Microsoft released its quarterly revenue figures for the end of the 2014 fiscal year, revealing that the company pulled in $23.38 billion in revenues for the fourth quarter. While the revenue numbers beat the expectations of $23 billion, earnings per share (EPS) missed the mark at $0.55 per share. Experts polled by Thomson Reuters expected the software company to hit $0.60 EPS based on the $23 billion in revenues.
"We are galvanized around our core as a productivity and platform company for the mobile-first and cloud-first world, and we are driving growth with disciplined decisions, bold innovation and focused execution," said Microsoft CEO Satya Nadella.
Overall revenue is up 18 percent from the previous year, compared to $19.89 billion in 2013. Gross margin improved by 10 percent, hitting $15.78 billion for the quarter, compared to $14.29 billion for the fourth quarter of 2013.
Operating income increased compared to the previous year, hitting $6.48 billion. This displayed a seven percent increase over the $6.07 billion operating income seen in fiscal year 2013. Net income for the Microsoft totaled $4.6 billion, a decrease of approximately seven percent from quarter four for the 2013 fiscal year. EPS was also lower in 2014, dropping $0.04 year-to-year.
The numbers for the quarter ending June 30 largely place the acquisition of Nokia in the spotlight for Microsoft's failure to meet expectations. Acquiring the hardware business of Nokia helped the company hit $1.99 billion in revenues for the quarter, but the company saw a loss of $692 million in operating income. The result was a dilution of EPS by $0.08. Had Microsoft not made a $7 billion purchase for the handset company, it may have hit the expected earning numbers.
However, the decrease in EPS doesn't necessarily paint a bleak picture for Microsoft. Compared to last year, all but one area of segment revenues are up, including computing and gaming hardware, commercial licensing and devices and consumer licensing. Looking at the twelve month numbers, only devices and consumer licensing haven't beat revenues from 2013.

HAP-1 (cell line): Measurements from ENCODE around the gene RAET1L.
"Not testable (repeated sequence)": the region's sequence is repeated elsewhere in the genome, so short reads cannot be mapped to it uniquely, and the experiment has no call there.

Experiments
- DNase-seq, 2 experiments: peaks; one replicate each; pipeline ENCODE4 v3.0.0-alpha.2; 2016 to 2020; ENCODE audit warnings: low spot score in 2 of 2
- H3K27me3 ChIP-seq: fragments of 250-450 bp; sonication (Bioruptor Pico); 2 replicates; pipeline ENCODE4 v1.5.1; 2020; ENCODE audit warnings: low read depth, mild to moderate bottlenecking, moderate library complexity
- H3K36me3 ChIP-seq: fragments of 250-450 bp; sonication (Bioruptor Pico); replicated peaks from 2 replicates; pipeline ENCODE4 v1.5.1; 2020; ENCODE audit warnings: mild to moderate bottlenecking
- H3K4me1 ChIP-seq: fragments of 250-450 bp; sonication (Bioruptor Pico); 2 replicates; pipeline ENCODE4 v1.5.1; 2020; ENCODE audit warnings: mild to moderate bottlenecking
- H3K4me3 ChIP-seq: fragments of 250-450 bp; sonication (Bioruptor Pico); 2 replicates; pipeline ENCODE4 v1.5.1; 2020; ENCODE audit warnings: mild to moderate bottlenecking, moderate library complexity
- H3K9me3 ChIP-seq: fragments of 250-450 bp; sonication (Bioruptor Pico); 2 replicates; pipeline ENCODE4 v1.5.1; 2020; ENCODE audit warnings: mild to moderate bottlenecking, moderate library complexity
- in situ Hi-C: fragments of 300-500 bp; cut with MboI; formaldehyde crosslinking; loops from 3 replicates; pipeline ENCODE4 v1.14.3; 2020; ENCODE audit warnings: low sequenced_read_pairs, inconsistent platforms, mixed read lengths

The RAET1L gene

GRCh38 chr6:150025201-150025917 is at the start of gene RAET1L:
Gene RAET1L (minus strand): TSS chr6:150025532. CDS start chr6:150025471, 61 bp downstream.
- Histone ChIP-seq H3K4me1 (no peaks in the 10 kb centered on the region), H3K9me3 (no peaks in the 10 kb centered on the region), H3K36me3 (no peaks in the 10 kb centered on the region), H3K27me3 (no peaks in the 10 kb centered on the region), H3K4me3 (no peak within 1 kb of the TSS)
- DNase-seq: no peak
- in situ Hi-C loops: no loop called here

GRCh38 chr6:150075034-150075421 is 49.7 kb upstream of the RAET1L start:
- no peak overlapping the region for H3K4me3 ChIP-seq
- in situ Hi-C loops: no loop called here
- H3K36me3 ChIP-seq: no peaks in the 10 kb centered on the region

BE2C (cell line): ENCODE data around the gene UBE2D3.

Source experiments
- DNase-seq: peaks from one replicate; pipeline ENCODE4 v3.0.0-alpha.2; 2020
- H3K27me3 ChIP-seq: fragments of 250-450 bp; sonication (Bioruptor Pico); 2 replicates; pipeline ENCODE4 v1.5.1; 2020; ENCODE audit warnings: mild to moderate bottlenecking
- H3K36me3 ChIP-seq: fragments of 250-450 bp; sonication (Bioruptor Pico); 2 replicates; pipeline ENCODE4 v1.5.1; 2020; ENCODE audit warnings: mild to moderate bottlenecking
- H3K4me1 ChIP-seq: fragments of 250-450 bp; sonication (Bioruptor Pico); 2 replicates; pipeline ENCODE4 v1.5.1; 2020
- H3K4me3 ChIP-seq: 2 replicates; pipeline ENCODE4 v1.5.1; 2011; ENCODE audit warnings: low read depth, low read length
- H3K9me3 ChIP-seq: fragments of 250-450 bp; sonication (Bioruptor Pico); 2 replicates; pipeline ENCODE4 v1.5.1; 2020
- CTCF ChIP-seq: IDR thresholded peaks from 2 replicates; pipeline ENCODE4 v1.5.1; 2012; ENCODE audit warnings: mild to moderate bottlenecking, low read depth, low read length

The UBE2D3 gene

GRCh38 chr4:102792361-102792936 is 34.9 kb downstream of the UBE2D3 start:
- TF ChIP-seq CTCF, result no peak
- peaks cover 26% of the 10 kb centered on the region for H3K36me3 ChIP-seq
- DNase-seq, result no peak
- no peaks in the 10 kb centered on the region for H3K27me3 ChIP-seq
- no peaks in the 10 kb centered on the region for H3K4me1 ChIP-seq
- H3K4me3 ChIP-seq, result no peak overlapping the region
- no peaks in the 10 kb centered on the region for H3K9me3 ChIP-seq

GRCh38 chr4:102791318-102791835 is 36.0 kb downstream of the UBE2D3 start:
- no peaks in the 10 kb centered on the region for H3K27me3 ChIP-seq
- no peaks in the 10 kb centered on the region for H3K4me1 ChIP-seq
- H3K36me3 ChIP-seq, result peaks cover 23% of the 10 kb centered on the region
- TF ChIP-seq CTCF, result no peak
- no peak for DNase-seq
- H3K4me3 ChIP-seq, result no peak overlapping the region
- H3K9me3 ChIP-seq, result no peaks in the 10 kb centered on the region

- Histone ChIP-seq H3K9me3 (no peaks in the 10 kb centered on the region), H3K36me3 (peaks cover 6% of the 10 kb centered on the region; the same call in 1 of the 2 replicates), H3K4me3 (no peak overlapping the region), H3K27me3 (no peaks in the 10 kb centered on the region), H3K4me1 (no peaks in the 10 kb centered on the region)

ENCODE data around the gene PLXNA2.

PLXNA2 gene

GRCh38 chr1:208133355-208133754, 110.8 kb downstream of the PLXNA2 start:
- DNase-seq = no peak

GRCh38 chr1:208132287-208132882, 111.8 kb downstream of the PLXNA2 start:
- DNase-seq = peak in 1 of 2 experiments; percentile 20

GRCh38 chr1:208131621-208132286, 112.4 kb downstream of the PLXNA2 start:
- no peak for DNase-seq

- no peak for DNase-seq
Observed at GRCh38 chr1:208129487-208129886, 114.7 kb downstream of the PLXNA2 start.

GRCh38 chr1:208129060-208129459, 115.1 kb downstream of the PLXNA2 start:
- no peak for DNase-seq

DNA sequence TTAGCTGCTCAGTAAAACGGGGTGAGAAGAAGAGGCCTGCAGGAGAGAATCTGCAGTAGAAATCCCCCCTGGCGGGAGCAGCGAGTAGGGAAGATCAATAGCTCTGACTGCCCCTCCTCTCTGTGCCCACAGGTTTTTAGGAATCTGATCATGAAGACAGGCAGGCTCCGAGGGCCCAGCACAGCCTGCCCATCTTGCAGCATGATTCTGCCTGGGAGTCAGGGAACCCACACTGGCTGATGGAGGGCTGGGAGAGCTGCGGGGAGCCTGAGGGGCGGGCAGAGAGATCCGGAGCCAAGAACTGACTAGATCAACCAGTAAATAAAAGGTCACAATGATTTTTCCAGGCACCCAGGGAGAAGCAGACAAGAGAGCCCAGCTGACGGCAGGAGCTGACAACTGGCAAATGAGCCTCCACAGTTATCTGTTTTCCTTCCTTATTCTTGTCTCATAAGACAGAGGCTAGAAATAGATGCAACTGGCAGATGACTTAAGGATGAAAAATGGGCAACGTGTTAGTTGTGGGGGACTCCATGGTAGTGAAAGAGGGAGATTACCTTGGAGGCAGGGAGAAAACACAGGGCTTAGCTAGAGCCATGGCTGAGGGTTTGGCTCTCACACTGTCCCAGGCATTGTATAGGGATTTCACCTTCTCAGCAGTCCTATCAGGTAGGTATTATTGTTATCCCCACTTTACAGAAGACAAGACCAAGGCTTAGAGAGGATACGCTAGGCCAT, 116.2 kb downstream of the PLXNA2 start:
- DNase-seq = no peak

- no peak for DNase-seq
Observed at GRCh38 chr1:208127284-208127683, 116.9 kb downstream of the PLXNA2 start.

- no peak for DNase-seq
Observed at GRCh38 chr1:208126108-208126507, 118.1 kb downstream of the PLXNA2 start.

Microsoft states that it has sold 5.8 million Lumina smartphones, with an additional 30.3 million non-Lumina phones since the acquisition of Nokia. The Surface tablet brought in revenues of $4.09 million. The Xbox division saw a revenue increase of $104 million, an increase of 14 percent. Total revenues for the consumer segment increased 42 percent to $2.98 billion.
The main segments for Microsoft, device and consumer licensing and commercial licensing, both increased year-to-year. Device and consumer licensing revenues were up nine percent, an increase of $406 million. Microsoft mentions that this is due in part to business preferring Windows and the end of life for Windows XP. Commercial business revenue was up $1.28 billion, or 11 percent, from 2013. An increase in commercial licensing was responsible for $595 million, while other commercial revenue contributed $688 million.